Construction and Materials
Most of the Alpinestars Corozal boots feature a PU leather construction. There are textured sections on the inner side of the boot—the upper half of which is suede leather— which should make keeping your foot on the pegs easier, especially when riding off-road. There’s hard plastic armor protecting the shin, and for improved freedom of movement, these boots feature accordion flex panels along the front and rear.
I mentioned in the design section above that these boots feature multiple layers of materials. Nearly all of them, including the TPU shift pad, feature a double-stitch finish, which should directly aid longevity.
As the boots’ name indicates, they come with Alpinestars’ Drystar technology, a fully waterproof membrane that allows for some breathability. It’s worth noting that the upper third of the boot is not protected by this membrane. I measured the boots at just under 15 inches at their tallest point, and a little over 10 inches feature the Drystar membrane.
While Drystar is breathable, you should know that it will not be able to provide the same level of airflow as ventilated boots. My time with the Corozal boots was on a KTM 390 Duke in conditions that fluctuated around 80°F, and my feet didn’t feel too stuffy or uncomfortable.
The Italian manufacturer also mentions on its site that the midsole is constructed from molded PU foam and that the sole features an integrated steel shank for better reinforcement and support to the foot arch.
Inside the Alpinestars Corozal Adventure Drystar Boots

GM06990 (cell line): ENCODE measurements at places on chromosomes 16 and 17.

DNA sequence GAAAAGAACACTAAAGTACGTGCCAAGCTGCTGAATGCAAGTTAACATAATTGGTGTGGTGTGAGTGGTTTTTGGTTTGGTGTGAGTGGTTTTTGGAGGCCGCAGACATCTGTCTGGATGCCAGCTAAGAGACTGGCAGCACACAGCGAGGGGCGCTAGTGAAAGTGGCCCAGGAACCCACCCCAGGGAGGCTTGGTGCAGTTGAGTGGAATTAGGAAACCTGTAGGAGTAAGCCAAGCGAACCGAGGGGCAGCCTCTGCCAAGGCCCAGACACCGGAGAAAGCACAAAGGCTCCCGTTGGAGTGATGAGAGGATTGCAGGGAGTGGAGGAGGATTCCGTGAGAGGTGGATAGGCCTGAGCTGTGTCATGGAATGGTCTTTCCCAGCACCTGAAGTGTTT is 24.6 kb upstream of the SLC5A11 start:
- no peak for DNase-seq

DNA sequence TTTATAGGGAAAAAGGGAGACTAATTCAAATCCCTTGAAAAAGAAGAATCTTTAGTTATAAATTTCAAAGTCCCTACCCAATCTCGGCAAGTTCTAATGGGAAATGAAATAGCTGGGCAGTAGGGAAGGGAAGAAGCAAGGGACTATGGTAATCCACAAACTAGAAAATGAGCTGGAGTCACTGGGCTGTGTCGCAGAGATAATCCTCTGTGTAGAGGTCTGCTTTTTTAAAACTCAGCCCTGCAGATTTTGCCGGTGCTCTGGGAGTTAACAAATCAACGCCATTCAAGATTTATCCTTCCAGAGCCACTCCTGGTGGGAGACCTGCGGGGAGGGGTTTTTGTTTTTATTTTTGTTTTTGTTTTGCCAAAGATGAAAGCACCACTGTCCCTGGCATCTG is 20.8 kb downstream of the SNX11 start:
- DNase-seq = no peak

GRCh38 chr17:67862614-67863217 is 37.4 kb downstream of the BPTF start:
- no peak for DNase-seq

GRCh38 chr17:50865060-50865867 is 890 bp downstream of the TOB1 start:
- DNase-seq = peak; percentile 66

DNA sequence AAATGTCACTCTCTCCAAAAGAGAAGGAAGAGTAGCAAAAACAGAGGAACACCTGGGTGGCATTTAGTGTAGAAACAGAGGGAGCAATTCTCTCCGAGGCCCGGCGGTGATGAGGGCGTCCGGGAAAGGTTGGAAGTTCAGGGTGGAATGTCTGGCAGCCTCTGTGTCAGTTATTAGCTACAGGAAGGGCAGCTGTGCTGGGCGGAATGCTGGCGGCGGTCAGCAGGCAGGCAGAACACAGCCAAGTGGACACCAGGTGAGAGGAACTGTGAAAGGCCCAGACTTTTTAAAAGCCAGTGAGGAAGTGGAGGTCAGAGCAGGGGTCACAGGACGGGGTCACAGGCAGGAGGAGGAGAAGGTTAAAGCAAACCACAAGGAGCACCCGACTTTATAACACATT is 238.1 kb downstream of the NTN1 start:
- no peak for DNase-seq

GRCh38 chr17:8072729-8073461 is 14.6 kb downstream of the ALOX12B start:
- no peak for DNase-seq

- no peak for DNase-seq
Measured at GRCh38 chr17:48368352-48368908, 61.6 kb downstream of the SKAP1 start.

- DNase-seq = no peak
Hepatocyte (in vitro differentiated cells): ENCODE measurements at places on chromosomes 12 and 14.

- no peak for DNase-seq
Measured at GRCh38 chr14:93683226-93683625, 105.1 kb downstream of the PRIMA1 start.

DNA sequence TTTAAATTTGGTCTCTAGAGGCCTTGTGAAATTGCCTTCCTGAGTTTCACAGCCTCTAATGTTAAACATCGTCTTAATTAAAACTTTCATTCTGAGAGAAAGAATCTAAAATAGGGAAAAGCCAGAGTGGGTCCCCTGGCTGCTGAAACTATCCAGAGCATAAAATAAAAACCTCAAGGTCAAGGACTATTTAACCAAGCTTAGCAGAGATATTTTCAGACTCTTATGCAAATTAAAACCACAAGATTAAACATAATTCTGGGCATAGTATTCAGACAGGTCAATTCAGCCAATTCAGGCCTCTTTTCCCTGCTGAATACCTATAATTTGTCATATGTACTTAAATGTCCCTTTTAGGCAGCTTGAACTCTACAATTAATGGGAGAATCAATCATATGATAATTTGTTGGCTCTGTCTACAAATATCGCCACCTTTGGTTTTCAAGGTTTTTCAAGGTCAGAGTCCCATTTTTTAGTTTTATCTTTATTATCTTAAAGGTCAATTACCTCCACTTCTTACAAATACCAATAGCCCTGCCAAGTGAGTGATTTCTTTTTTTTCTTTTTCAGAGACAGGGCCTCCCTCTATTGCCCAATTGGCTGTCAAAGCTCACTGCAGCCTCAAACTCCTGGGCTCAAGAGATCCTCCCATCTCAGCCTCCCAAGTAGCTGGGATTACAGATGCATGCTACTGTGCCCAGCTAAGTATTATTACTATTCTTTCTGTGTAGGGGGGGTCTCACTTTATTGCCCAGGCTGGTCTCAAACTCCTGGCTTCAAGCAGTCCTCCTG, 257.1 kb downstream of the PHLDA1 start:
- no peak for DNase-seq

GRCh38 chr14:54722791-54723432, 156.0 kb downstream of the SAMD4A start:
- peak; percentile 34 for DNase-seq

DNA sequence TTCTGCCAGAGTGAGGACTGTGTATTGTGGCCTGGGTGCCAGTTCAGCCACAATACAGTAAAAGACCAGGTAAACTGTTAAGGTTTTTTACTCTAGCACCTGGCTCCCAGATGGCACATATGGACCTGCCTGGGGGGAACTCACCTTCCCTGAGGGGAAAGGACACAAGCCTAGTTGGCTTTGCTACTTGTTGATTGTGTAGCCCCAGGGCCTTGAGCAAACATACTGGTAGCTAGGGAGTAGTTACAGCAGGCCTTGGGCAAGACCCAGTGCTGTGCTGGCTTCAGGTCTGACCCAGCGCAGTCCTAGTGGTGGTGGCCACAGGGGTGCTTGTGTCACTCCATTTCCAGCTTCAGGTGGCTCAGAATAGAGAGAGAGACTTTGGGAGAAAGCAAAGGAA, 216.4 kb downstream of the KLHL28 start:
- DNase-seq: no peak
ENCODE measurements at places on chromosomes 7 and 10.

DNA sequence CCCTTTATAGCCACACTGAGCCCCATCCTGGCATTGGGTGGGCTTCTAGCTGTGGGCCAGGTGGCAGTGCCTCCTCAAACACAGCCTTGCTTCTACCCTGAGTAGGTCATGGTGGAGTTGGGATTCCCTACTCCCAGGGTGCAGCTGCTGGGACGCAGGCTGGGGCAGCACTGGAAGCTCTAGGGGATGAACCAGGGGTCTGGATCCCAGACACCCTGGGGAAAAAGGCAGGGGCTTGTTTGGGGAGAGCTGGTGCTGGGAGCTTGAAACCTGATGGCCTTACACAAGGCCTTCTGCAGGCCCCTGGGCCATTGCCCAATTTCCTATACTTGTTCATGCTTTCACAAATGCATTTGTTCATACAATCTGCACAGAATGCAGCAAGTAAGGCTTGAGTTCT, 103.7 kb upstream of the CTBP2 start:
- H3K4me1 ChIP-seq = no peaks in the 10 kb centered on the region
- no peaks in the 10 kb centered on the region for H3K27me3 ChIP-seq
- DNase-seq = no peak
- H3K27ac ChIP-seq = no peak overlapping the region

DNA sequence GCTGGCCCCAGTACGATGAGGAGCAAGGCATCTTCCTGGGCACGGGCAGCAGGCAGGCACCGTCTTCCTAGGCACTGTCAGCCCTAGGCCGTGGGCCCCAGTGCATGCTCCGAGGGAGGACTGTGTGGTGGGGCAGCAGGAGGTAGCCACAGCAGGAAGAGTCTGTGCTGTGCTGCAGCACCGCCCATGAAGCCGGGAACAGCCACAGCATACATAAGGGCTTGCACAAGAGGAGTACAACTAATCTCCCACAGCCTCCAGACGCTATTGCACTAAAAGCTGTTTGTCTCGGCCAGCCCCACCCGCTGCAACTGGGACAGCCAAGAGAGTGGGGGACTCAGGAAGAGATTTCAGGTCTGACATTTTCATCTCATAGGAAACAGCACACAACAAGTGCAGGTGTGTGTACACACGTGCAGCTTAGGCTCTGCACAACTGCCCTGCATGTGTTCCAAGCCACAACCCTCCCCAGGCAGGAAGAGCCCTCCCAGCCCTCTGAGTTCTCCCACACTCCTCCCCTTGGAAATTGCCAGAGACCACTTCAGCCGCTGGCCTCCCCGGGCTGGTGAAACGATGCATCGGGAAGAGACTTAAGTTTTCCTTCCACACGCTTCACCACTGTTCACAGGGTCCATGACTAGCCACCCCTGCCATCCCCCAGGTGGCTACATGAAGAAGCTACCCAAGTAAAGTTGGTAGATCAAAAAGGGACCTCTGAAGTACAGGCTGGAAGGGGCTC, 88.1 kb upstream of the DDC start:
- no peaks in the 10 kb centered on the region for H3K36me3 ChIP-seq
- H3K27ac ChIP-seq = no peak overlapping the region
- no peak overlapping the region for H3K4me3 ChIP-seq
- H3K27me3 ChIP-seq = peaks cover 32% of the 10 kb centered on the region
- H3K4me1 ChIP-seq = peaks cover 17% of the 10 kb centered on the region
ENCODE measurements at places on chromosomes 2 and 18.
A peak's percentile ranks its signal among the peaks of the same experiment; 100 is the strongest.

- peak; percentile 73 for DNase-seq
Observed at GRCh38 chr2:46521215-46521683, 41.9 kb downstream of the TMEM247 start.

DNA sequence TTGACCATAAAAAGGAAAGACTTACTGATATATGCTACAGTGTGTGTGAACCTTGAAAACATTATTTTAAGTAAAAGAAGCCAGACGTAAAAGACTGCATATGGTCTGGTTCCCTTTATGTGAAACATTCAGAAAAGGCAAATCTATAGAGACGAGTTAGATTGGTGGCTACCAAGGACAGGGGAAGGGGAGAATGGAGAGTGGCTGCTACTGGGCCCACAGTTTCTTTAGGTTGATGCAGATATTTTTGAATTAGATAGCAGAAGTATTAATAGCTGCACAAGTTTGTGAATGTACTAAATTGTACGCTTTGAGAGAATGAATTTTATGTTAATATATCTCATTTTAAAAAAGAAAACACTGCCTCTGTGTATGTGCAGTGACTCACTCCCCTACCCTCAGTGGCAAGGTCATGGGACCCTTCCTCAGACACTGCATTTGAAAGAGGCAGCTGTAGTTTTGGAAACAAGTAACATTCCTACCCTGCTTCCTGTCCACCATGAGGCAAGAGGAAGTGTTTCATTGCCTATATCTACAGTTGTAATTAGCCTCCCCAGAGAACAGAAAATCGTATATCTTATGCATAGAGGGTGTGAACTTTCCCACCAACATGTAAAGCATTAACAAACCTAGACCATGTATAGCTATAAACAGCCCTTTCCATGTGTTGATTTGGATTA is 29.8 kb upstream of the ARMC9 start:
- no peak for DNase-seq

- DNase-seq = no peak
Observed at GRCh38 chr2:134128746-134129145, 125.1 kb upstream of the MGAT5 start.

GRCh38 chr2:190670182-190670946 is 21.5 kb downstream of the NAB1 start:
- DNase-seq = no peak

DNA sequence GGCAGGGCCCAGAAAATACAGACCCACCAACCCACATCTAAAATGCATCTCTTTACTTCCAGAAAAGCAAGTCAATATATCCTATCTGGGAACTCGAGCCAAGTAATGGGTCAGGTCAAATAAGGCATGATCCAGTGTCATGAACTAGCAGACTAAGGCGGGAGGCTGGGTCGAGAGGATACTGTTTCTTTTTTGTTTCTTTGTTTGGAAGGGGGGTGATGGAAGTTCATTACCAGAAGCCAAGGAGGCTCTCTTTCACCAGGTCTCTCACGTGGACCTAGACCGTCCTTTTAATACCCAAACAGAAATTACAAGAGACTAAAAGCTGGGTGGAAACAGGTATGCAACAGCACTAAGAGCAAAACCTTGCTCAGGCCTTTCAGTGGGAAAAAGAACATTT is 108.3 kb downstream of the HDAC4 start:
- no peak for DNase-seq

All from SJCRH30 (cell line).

The inside of the boot features a breathable textile interior lining that doesn’t feel harsh on the skin. I reached into the toe section of the boot through the inside and found that this lining wasn’t as taut right above the toes. I’m unsure if this was a conscious decision choice, but it does result in a softer section, and some added comfort. Meanwhile, the insole is made from EVA foam and Lycra.
Alpinestars Corozal Adventure Drystar Boots Closure System
The boots offer a wide entry that lets you slip your feet into them quite easily. My calves measure about 14 inches, and I was able to get a pretty snug and secure fit using the velcro closure system at the top of the boot. Alpinestars mentions that the two buckles have been made from durable TPU and glass-fiber-reinforced Nylon compounds. They’re effortless to use, so much so that you can fasten and undo them with one hand, and they come with a micro-ratchet system that you can use to adjust their tightness across your foot.
The buckles are fastened onto the boots by a single screw. Alpinestars mentions on the product page that they are replaceable. However, I couldn’t find a replacement set listed on the site. Revzilla does have the straps listed at $14.95, but at the time of writing this, they are out of stock.